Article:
This volume explores the lives and work of those who are kept out of poverty by their employment, but who occupy tenuous social positions and subaltern jobs.
Presenting a score of household portraits – urban, suburban, and rural – the authors examine what it means to ‘get by’ in France today, considering the material and symbolic resources that these households can muster, and the practices that give meaning to their lives. With attention to their aspirations and disappointments – and their desire to be ‘like everyone else’ in a supposedly egalitarian society that nonetheless gives them little credit for their effort – this book offers a sociological interpretation of their situations, offering new insights into what it means to be ‘working class’ in a 21st-century post-industrial society. Combining statistical analyses with ethnographically-based examinations of how changes in the structure of the employment market relate to plans for upward mobility, Subaltern Workers in Contemporary France sheds light on the ways in which class identity – along with all its associated practices, tastes, and aspirations – has changed since the sociological classics on the working classes were published over half a century ago.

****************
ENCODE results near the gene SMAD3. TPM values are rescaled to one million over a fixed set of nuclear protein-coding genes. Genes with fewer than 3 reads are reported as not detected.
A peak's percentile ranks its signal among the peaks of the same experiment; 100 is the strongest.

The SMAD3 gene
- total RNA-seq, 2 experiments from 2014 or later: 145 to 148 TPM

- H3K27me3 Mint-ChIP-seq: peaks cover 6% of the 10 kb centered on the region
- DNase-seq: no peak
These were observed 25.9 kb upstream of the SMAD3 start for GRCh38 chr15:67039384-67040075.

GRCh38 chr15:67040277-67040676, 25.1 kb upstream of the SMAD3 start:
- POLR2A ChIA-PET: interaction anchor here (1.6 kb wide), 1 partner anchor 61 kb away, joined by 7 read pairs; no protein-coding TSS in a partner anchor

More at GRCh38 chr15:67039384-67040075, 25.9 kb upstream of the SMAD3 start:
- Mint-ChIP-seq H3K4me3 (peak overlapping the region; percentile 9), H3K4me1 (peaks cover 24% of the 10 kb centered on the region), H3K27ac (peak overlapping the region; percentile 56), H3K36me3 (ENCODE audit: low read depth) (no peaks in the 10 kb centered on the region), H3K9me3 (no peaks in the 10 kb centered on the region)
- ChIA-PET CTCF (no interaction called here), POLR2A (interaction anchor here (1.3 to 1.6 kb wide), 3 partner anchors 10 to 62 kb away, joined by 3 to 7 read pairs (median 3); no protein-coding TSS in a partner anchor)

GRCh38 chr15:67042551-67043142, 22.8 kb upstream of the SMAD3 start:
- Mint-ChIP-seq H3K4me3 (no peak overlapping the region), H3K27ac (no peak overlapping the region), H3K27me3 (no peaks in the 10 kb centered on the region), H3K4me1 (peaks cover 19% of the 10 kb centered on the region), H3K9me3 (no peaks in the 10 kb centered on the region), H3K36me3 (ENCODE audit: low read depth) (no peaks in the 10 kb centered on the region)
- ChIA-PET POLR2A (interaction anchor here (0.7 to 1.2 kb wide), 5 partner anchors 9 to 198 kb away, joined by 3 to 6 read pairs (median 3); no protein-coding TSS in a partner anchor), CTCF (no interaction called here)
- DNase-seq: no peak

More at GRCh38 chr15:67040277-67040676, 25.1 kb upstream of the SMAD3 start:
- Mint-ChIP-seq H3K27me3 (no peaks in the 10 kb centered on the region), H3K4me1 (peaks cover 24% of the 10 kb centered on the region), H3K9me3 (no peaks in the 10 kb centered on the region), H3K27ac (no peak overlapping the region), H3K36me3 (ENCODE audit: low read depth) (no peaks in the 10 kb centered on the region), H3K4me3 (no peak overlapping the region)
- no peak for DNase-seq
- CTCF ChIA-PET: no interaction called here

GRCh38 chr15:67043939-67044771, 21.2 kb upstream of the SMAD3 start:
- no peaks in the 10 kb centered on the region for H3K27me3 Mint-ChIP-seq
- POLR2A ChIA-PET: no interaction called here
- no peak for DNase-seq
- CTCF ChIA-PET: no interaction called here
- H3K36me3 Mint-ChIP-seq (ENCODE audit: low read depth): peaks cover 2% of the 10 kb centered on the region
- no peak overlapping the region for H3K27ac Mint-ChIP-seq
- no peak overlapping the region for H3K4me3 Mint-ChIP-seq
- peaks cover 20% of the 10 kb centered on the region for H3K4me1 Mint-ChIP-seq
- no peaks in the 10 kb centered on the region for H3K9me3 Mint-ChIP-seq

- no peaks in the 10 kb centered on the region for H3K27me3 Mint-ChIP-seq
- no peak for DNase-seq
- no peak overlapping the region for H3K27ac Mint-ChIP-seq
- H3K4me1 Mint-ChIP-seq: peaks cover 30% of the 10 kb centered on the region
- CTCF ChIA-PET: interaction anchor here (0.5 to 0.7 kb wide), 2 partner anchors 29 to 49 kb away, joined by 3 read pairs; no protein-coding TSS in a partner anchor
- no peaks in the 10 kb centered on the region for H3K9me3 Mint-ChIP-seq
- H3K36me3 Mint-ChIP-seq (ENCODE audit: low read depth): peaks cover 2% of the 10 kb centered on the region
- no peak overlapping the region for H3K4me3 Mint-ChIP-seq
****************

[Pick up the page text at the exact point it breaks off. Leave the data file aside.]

As such, this book will appeal to sociologists with interests in the sociology of the family, social class, and the sociology of work.